The main attraction at this year’s UN General Assembly was always going to be Putin, and the main topic for debate Syria and the refugee crisis. But the warm-up for yesterday’s great confab of nations – the three-day development conference that took place last week – deserves to be more than a footnote. It comes just once every 15 years, and revealed plenty about the UN’s long-term approach to fixing global problems – and how exactly it can go wrong.
The Pope fronted the affair, alongside Richard Curtis. Fittingly, its ambitions were both biblical in scope and syrupy in presentation. According to the agenda document, the new targets, which replaced the Millennium Development Goals (MDG), will “free the human race from the tyranny of poverty” and “heal and secure our planet for present and future generations”. Quite the task for the God of Genesis, chapter one, let alone a gaggle of world leaders in Manhattan.
To listen to some UN bureaucrats, you would think that progress in combating world poverty comes largely down to the MDGs. In reality their effect was minimal at best. One UN statistician found no significant acceleration on any of the MDG’s goals after they were introduced in 2000, except debt relief. Many targets were missed. The signal achievement – halving extreme poverty – was driven by the growth of China and India and would have come to pass without any nudge from the UN. That is not to say the MDGs were totally without value. But what value they did have often came at a cost. Former project heads complain that the goals became a way for the West to judge poorer nations, rather than help them to serve their own poor better.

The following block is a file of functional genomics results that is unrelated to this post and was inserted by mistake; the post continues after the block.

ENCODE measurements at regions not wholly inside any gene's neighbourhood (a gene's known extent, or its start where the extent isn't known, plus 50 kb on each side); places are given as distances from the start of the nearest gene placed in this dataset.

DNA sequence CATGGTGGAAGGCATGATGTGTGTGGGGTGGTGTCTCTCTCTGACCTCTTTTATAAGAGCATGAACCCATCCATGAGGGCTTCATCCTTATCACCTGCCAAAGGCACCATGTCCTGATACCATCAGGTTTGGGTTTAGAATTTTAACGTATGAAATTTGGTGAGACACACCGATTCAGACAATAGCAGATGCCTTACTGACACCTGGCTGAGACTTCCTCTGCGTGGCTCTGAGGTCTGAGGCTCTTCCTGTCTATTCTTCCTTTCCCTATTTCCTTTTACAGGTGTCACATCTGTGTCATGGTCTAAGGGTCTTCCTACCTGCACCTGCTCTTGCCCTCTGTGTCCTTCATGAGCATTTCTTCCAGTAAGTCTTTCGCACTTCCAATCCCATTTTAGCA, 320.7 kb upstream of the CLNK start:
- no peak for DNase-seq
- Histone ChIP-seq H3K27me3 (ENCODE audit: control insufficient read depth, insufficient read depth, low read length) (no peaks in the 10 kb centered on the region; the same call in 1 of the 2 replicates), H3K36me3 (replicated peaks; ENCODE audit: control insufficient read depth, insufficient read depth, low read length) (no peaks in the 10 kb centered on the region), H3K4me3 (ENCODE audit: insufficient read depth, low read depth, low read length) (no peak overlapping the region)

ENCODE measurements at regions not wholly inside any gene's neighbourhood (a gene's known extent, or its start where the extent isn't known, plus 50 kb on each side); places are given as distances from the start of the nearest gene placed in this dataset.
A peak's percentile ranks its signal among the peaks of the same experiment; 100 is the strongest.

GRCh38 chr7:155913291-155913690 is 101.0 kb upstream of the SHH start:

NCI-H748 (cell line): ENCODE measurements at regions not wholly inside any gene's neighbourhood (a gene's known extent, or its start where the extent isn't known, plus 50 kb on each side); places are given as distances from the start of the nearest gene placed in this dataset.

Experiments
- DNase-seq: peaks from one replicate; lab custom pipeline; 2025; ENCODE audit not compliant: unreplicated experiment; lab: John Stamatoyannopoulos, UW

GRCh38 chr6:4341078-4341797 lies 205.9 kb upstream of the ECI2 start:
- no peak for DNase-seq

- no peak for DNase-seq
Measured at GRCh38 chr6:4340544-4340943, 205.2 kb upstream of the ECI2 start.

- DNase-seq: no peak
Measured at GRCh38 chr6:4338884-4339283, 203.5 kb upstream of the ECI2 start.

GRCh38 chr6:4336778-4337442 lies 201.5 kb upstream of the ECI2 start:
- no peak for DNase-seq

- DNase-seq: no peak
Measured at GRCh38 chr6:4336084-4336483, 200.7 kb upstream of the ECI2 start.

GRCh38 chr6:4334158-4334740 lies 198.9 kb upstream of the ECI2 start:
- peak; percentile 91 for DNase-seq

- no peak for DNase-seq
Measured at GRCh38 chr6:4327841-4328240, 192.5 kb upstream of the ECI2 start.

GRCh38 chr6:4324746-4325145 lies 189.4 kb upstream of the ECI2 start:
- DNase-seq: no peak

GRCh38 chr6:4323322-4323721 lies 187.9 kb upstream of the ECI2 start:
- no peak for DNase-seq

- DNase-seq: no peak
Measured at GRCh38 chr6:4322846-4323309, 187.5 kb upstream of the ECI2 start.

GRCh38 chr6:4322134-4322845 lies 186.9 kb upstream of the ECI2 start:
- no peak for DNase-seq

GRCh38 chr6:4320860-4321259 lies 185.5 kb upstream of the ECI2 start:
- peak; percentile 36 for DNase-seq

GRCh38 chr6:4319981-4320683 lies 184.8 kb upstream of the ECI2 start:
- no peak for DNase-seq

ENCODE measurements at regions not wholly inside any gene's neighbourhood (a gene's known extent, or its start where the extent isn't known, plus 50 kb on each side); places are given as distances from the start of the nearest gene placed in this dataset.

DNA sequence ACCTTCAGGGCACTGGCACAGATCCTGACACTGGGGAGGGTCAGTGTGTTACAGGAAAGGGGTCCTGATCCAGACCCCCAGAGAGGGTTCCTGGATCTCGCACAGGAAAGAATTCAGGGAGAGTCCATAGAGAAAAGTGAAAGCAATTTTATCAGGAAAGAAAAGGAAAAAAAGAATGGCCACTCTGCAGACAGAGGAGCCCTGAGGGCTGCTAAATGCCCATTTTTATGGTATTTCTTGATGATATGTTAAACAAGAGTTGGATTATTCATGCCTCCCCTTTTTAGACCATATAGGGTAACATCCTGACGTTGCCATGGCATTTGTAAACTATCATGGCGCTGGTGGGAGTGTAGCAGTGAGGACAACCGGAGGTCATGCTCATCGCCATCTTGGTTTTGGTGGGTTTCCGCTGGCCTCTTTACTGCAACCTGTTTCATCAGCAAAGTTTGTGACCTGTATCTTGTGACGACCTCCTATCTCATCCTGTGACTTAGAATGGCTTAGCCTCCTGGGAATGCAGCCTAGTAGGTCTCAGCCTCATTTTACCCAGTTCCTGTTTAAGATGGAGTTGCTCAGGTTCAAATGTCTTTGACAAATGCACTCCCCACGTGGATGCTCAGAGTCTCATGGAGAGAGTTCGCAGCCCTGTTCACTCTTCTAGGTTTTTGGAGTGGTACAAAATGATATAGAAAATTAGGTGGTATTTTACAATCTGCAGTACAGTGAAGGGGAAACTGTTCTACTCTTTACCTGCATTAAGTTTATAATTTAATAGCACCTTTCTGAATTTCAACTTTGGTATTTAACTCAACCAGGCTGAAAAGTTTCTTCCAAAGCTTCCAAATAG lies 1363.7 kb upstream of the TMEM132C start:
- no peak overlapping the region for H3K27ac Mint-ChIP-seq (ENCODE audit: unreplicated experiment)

If there are doubts as to the success of the MDGs, they pale in comparison to those about the merit of what is to follow. There were eight MDGs, and they were phrased in broad and sensible terms: “Promote gender equality”; “Combat HIV”. But now there are to be 17 Sustainable Development Goals (SDG), with 169 subsidiary targets, and the language suggests something has worked its way into the UN’s punch. “Achieve gender equality and empower all women and girls”; “End hunger”; “Ensure healthy lives for all.”
The breadth reflects the much wider consultation the UN undertook to prime this conference. But it has produced an unworkable melange, designed to please “stakeholders”, and guaranteed to frustrate anyone with an actual government job in the developing world. As the Financial Times put it: “If everything is a priority, nothing is”.
The UN already faces a tough enough task dealing with the refugee crisis, and a broken Middle East, where its camps are dangerously underfunded. The organisation’s reputation is now also tied to a pie-in-the-sky wish list for ending all the planet’s problems. It will suffer for it.
UN delegates are lucky, at least, that nobody will be held personally accountable in 15 years’ time. Bureaucrats can applaud as more goals are announced, and shrug their shoulders as to why Syrians, Somalians and all the rest remain poor and unsafe.Reuse content